What are the main achievements of the FDR

Eleanor Roosevelt - the First Lady of Human Rights

Wife and mother

Eleanor Roosevelt was born on October 11, 1884 to Anna Hall Roosevelt in New York. Physical beauty was a central value for her mother, and she was correspondingly disappointed with her first daughter, who turned out to be a tall, lanky girl with protruding teeth.

Her father Elliott Roosevelt, however, adored her. When her mother died in December 1892, the alcoholic father was not allowed to take the children with him. Eleanor was raised by her strict grandmother Hall and later sent to a private school in London.

When Eleanor returned to New York at the age of 18, she was inducted into New York society and there again met a distant cousin: the handsome Franklin D. Roosevelt, whom she married on March 17, 1905.

While Eleanor had six children over the years, her husband made a career as a senator. As a housewife and mother, she learned to submit to Franklin's dominant mother, Sara, who also decided how to raise the children.

It was only when she discovered that her husband was having a relationship with his secretary that Eleanor realized how unhappy she was in a marriage that was all based on duty. "I really saw myself, my surroundings for the first time," she wrote later.

Eleanor offered Franklin a divorce, but out of consideration for the children and because of the foreseeable scandal that would have meant the political end for Franklin, they decided against it. Eleanor became active, started her own life and made her mark as the leading female figure in the Democratic Party in New York State.

Tireless activist

When Franklin D. Roosevelt contracted polio in 1921, Eleanor became his trusted and tireless reporter, becoming his eyes and ears.

Eleanor traveled around the country in his place, met people, observed, talked and carried her findings to Washington. Her answer to the question of whether polio had changed her husband's mentality earned her a standing ovation: "Anyone who has suffered a lot necessarily has more compassion and understanding of human problems."

Eleanor's commitment ultimately resulted in Franklin running for president despite his illness and being elected President of the United States in 1932.

From now on, their activities were followed more closely than before and the press discussed the question of how active an American first lady was allowed to be at all.

Independent first lady

Two days after Franklin's inauguration, Eleanor gave her first weekly press conference, to which only reporters ("the press girls") were allowed. As a result, all newspapers had to hire at least one female reporter. Eleanor hoped to be able to formulate topics at these conferences that were of special interest to the women of the country.

Actually, she should discuss everyday women’s stories and not political issues at these conferences. But she wanted to spark controversy and thus bring up topics to which too little attention was paid.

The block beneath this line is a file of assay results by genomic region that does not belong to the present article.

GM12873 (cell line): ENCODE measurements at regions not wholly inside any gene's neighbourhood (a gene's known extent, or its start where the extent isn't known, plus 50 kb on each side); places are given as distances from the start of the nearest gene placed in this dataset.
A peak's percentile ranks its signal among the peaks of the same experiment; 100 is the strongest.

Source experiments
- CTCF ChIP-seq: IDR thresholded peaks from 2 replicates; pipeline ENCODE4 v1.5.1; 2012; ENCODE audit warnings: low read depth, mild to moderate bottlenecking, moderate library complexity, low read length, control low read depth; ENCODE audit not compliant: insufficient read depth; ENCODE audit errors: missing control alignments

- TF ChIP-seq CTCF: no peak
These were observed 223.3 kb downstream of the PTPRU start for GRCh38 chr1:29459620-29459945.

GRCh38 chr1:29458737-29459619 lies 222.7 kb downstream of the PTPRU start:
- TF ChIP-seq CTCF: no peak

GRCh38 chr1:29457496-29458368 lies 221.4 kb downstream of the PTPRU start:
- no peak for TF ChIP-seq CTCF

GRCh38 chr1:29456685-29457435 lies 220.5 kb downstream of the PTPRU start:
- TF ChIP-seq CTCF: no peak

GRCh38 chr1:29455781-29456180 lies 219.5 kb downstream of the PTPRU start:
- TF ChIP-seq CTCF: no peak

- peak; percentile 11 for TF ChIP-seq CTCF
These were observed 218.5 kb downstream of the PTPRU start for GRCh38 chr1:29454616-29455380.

Eleanor began to work regularly as a journalist and published articles, radio reports and columns. After her husband's death on April 12, 1945, she said to reporters: "The story is over". Because she was convinced that her political influence would decline rapidly without the president behind her.

Unconventional human rights activist

But when the founding event of the United Nations took place on June 26, 1945, Eleanor Roosevelt was given the most important task of her life. She became the US Ambassador to the United Nations and was one of the drafters of the Universal Declaration of Human Rights.

As chairman of the UN Human Rights Commission established in 1946, she knew how to defend her agenda and presented her arguments in a sharp tone that did not tolerate contradiction.

When the United Nations was founded, negotiations with the Soviet Union on the establishment of common values ​​proved extremely difficult. "Of course I'm a woman and I don't understand any of these things," she first appeased her opponents.

But then she hit hard and said: Of course the Americans are ready to let Soviet observers into the country. But only if the Russians did the same.

On December 10, 1948, the "Universal Declaration of Human Rights" was adopted, thanks not least to Eleanor Roosevelt's diplomatic skills. After intensive negotiations, at three o'clock in the morning it announced that the human rights declaration "would be a help, guide and inspiration for millions of people."

She remained committed to social policy into old age. Eleanor Roosevelt died on November 7, 1962 at the age of 78. The girl, who was once laughed at by her mother for her alleged ugliness, had given American women a new sense of self: "The future belongs to those who believe in the beauty of their dreams."